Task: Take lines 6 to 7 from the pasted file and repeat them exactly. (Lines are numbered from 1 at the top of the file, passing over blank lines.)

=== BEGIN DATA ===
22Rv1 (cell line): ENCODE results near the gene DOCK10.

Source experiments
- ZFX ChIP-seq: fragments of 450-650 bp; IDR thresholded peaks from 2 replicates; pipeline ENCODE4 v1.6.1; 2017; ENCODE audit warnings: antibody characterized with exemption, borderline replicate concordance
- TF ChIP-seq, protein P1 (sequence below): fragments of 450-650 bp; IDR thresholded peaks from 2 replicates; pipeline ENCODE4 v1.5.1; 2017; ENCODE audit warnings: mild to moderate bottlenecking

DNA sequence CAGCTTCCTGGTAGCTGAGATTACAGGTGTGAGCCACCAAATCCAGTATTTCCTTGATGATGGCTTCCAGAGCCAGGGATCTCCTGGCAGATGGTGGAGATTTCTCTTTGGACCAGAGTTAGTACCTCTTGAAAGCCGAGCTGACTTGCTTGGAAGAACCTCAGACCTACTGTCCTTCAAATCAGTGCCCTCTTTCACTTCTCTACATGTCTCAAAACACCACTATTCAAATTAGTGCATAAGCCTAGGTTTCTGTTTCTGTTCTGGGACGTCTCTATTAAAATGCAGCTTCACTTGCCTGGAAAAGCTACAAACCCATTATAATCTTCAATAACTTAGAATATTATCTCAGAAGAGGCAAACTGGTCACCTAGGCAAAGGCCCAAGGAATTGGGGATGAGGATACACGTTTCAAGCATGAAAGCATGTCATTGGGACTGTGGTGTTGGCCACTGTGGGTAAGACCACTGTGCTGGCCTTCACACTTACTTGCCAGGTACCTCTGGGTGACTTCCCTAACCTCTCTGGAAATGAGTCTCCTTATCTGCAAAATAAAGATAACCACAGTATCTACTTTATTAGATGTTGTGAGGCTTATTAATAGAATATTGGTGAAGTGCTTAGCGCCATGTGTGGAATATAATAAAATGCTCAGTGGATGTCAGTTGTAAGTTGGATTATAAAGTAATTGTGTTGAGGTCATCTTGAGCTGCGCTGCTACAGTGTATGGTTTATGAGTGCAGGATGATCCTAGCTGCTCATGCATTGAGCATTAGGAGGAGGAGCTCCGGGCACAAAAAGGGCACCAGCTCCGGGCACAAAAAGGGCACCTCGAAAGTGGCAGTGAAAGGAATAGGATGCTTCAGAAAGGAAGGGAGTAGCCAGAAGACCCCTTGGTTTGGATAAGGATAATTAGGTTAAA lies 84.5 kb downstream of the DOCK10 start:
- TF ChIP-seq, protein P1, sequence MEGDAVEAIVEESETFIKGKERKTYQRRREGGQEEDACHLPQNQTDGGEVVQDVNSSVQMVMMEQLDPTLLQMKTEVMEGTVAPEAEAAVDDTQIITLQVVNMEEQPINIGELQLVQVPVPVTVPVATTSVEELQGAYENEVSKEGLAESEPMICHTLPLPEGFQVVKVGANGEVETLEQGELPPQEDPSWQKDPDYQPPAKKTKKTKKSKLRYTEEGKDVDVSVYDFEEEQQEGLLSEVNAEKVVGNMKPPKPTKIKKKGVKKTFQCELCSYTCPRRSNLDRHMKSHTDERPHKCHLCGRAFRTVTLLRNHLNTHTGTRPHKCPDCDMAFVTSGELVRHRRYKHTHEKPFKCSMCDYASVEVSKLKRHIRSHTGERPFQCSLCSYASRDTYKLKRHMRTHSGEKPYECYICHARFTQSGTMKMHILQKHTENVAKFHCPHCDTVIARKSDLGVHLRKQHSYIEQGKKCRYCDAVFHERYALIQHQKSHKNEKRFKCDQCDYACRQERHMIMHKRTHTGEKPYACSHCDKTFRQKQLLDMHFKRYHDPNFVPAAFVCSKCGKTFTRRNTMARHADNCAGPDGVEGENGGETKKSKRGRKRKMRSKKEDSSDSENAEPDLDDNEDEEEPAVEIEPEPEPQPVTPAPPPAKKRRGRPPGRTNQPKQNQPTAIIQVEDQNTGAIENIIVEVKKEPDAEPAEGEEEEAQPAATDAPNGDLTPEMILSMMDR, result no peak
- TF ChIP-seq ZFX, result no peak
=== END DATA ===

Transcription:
- TF ChIP-seq, protein P1, sequence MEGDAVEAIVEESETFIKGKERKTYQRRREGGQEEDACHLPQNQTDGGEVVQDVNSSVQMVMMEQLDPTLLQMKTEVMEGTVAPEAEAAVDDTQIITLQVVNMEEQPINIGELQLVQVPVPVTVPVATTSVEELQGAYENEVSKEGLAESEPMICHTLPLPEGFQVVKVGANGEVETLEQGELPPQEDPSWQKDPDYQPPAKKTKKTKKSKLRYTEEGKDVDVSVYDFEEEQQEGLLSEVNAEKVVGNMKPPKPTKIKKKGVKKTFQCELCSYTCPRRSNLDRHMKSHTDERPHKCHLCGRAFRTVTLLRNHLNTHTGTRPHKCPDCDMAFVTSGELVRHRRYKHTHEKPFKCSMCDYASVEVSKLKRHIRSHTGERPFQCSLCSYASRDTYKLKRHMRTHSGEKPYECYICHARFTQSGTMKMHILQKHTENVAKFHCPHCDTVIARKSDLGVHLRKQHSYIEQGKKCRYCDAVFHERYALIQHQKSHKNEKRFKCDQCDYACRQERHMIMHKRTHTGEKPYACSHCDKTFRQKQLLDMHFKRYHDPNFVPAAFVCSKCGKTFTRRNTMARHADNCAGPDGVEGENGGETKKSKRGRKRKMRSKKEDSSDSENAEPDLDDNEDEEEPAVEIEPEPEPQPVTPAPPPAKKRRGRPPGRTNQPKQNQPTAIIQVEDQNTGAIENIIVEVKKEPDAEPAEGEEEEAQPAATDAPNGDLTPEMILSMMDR, result no peak
- TF ChIP-seq ZFX, result no peak